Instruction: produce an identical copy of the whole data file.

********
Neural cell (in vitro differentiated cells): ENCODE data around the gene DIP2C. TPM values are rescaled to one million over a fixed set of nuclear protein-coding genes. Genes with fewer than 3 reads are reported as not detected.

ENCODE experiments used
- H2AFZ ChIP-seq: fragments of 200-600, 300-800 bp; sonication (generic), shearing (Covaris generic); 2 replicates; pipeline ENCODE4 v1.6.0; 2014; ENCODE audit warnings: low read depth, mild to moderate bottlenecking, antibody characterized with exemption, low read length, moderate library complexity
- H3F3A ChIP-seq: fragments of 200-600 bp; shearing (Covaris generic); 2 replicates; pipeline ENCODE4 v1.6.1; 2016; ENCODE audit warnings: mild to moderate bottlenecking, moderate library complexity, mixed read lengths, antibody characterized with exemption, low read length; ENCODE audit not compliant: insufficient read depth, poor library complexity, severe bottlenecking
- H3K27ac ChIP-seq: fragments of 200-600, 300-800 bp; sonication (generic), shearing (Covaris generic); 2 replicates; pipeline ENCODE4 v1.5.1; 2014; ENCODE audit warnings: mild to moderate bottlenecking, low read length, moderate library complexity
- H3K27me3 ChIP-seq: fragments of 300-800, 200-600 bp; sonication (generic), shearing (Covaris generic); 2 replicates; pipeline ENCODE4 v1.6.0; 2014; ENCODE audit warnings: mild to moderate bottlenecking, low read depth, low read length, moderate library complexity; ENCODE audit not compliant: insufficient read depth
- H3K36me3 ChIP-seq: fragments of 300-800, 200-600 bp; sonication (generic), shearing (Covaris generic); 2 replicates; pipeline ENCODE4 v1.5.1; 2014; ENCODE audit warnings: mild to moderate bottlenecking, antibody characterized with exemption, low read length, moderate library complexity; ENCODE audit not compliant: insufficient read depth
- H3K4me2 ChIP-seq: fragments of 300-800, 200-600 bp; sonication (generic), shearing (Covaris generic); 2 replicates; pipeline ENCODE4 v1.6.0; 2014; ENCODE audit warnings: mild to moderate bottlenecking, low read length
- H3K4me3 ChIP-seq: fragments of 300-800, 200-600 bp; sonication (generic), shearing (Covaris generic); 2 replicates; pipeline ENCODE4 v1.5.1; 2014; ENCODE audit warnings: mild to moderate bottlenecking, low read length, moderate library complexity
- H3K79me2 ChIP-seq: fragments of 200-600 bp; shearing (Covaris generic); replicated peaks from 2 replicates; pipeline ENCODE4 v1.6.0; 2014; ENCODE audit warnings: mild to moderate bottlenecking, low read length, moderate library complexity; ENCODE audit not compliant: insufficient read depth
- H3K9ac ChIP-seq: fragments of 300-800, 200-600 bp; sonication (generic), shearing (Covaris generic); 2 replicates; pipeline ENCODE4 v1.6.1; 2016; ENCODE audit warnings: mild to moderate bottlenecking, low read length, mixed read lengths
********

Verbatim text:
Neural cell (in vitro differentiated cells): ENCODE data around the gene DIP2C. TPM values are rescaled to one million over a fixed set of nuclear protein-coding genes. Genes with fewer than 3 reads are reported as not detected.

ENCODE experiments used
- H2AFZ ChIP-seq: fragments of 200-600, 300-800 bp; sonication (generic), shearing (Covaris generic); 2 replicates; pipeline ENCODE4 v1.6.0; 2014; ENCODE audit warnings: low read depth, mild to moderate bottlenecking, antibody characterized with exemption, low read length, moderate library complexity
- H3F3A ChIP-seq: fragments of 200-600 bp; shearing (Covaris generic); 2 replicates; pipeline ENCODE4 v1.6.1; 2016; ENCODE audit warnings: mild to moderate bottlenecking, moderate library complexity, mixed read lengths, antibody characterized with exemption, low read length; ENCODE audit not compliant: insufficient read depth, poor library complexity, severe bottlenecking
- H3K27ac ChIP-seq: fragments of 200-600, 300-800 bp; sonication (generic), shearing (Covaris generic); 2 replicates; pipeline ENCODE4 v1.5.1; 2014; ENCODE audit warnings: mild to moderate bottlenecking, low read length, moderate library complexity
- H3K27me3 ChIP-seq: fragments of 300-800, 200-600 bp; sonication (generic), shearing (Covaris generic); 2 replicates; pipeline ENCODE4 v1.6.0; 2014; ENCODE audit warnings: mild to moderate bottlenecking, low read depth, low read length, moderate library complexity; ENCODE audit not compliant: insufficient read depth
- H3K36me3 ChIP-seq: fragments of 300-800, 200-600 bp; sonication (generic), shearing (Covaris generic); 2 replicates; pipeline ENCODE4 v1.5.1; 2014; ENCODE audit warnings: mild to moderate bottlenecking, antibody characterized with exemption, low read length, moderate library complexity; ENCODE audit not compliant: insufficient read depth
- H3K4me2 ChIP-seq: fragments of 300-800, 200-600 bp; sonication (generic), shearing (Covaris generic); 2 replicates; pipeline ENCODE4 v1.6.0; 2014; ENCODE audit warnings: mild to moderate bottlenecking, low read length
- H3K4me3 ChIP-seq: fragments of 300-800, 200-600 bp; sonication (generic), shearing (Covaris generic); 2 replicates; pipeline ENCODE4 v1.5.1; 2014; ENCODE audit warnings: mild to moderate bottlenecking, low read length, moderate library complexity
- H3K79me2 ChIP-seq: fragments of 200-600 bp; shearing (Covaris generic); replicated peaks from 2 replicates; pipeline ENCODE4 v1.6.0; 2014; ENCODE audit warnings: mild to moderate bottlenecking, low read length, moderate library complexity; ENCODE audit not compliant: insufficient read depth
- H3K9ac ChIP-seq: fragments of 300-800, 200-600 bp; sonication (generic), shearing (Covaris generic); 2 replicates; pipeline ENCODE4 v1.6.1; 2016; ENCODE audit warnings: mild to moderate bottlenecking, low read length, mixed read lengths